If you haven't filed your Self Assessment tax return for 2015/16, then you're almost out of time. You're not alone, either. Each year, millions of people in the UK leave their tax returns until the last minute. A lot of them end up regretting it, though, with fines starting at £100 and getting worse from there. It doesn't have to be a huge hassle to get your return in on time, especially if you've got RIFT's help. Here are a few pointers to get you on the right track.

1) Remember you don't have to do it all at once.

If you're filing online (you've already missed the October 31st deadline for paper submissions anyway), the system saves your progress as you go along. Don't put off working on your return because you think you'll need several uninterrupted hours. You can always do a bit now and come back to it later. Just make sure you do come back, though.

2) Do some preparation.

The most important thing to do, if you haven't already, is get yourself registered on the Self Assessment system. That means a visit to the HMRC website, where you'll apply for a login. If you haven't already got this done, it's now urgent. Getting your account set up can take a week or more. HRMC will send you a UTR number that you will need to complete your self assessment or to give to your agent to do it for you.

Assuming you're already set up, you need to get your records together. Tax returns mean giving HMRC quite a lot of detailed information. If you're employed, you'll need your P60 for the last tax year.

If you've got a P11D showing your benefits and expenses, dig that out, too. If you're self-employed, grab all your records of expenses and income. However you work, fish out your bank statements if you're getting interest on your money.

3) Know what you can claim tax relief for.

If you're self-employed, you probably already know how to track your work expenses. A lot of people still miss out on tax relief they're entitled to, though. Working from home, for instance, allows you to claim a portion of your household bills against your taxable profits. That can mean energy bills, phone charges, or even rent and insurance. You need to be careful, though. There are limits on what you can claim for, and you need to be sure it's only business use you're counting. Talk to RIFT if you're not certain where you stand here.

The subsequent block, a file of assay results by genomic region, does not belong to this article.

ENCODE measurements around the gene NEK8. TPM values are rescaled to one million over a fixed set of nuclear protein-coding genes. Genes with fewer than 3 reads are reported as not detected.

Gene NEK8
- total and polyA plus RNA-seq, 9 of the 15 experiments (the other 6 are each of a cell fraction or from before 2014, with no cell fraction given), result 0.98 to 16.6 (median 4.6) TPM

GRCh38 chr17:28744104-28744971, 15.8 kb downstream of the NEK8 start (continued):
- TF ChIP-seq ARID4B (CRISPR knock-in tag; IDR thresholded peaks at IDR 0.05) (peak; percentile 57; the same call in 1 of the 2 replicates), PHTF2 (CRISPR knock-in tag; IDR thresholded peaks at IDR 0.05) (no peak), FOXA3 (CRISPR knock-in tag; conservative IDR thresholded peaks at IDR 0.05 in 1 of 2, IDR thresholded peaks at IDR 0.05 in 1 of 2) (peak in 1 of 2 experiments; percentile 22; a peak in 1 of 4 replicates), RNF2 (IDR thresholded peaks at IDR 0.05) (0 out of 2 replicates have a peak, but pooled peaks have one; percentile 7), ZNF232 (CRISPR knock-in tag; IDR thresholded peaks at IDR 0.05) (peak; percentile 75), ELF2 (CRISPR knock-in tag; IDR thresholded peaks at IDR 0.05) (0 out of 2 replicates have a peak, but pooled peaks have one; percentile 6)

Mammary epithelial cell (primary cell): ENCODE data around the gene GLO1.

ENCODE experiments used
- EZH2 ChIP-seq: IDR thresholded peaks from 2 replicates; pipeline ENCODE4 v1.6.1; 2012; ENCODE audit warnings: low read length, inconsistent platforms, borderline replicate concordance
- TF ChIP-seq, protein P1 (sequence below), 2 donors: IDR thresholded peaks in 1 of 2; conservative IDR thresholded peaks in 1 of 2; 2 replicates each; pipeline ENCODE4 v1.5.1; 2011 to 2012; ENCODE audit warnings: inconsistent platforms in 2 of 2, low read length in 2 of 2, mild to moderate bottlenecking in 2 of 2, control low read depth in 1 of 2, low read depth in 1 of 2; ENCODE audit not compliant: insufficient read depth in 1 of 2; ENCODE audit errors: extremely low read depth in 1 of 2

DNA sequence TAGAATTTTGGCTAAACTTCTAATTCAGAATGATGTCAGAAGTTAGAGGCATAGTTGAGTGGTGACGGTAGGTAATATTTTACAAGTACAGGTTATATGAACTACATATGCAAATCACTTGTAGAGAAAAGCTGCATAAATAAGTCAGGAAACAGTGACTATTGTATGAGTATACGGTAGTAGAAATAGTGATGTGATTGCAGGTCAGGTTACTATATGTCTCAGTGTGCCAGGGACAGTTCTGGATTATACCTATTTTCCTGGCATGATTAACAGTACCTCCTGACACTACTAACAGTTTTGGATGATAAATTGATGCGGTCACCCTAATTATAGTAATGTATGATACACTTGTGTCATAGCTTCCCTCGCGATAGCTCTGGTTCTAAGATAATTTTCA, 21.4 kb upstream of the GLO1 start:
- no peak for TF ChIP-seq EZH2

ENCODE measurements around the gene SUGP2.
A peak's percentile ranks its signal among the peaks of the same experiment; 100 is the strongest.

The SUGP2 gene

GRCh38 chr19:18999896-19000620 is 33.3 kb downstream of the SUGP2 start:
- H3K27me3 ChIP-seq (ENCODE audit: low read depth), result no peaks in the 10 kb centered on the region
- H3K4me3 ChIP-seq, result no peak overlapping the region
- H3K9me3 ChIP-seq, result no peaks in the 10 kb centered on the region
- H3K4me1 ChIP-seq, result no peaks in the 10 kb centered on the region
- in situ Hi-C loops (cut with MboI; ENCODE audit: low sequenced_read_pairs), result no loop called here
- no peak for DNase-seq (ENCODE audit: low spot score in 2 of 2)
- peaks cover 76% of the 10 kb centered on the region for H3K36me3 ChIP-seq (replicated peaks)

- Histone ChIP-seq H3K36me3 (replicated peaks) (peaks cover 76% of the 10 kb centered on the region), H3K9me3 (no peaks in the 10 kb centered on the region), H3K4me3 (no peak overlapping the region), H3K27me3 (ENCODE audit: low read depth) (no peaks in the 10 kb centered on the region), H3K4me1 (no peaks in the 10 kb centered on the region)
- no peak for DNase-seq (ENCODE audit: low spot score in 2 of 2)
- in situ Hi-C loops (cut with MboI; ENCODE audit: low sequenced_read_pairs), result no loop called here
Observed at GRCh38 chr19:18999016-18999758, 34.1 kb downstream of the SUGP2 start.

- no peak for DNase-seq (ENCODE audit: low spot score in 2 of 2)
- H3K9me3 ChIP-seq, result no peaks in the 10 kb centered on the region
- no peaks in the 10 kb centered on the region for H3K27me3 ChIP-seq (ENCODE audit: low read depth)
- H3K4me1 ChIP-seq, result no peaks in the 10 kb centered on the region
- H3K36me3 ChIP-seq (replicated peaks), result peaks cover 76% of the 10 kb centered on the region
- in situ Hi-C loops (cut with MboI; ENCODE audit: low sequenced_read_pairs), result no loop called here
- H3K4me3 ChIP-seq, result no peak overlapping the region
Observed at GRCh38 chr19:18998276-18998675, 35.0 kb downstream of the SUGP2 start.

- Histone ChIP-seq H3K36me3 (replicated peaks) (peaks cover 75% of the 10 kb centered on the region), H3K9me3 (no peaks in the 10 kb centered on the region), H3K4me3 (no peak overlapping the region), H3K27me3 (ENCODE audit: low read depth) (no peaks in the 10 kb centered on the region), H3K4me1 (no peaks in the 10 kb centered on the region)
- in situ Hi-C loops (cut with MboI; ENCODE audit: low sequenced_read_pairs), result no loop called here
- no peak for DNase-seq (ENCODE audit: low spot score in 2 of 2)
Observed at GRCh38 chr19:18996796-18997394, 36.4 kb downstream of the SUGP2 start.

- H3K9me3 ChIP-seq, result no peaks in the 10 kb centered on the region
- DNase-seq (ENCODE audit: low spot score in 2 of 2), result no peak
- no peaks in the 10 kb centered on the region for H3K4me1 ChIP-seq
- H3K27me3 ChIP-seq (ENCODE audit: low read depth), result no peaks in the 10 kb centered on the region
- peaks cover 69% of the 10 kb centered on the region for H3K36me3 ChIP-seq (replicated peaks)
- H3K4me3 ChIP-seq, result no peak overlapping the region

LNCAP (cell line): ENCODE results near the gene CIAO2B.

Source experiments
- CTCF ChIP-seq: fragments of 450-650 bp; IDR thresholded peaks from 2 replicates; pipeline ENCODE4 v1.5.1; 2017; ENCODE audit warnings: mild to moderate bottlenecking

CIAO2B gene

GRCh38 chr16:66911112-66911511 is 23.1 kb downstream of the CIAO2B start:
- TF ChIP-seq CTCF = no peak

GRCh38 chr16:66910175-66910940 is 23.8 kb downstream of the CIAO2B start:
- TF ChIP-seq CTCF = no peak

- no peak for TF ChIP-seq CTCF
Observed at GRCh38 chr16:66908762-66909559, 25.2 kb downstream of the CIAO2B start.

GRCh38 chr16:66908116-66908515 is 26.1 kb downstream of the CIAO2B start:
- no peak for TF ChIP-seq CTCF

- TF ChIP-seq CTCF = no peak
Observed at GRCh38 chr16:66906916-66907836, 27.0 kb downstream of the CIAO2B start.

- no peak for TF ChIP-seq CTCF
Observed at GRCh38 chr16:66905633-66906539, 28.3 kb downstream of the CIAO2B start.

Remember there's a less complicated option for claiming some common expenses. If you're a Sole Trader or a partnership with no companies as partners, the Simplified Expenses scheme may work for you. There are flat rates you can claim for things like vehicle use and working from home. You might not get everything you're entitled to, but it does cut down on the paperwork.

4) If you miss a deadline, have a good reason.

Sometimes, the unexpected wrecks even the most carefully drawn-up plan. HMRC hears an awful lot of excuses for late filing or payment every year. However, the fact that they've heard it all before doesn't mean that they won't still listen. Problems with HMRC's website, for instance, might well be a valid reason for blowing the January 31st deadline.

Other reasonable explanations include unexpected medical emergencies, software failures or bereavement. Don't count on getting a deadline extension just because it slipped your mind, though. The taxman won't let you off the hook with a "dog ate your homework" type of story - and yes, that one has actually been tried...

5) Get help from RIFT.

As always, our best advice is to come to us. If you're having trouble with the Self Assessment system, we can take care of the whole thing for you.

RIFT are the UK's leading tax experts, and we can do a whole lot more than crunch your numbers. Even if you're already in hot water with the taxman, we could still be able to limit the damage. We're on great terms with HMRC, and can even act as your "agent, speaking to them on your behalf, getting all letters and handling all your paperwork so you never have to deal with them again.

Call or email us to talk your situation over, or shoot us a Facebook message to get things rolling.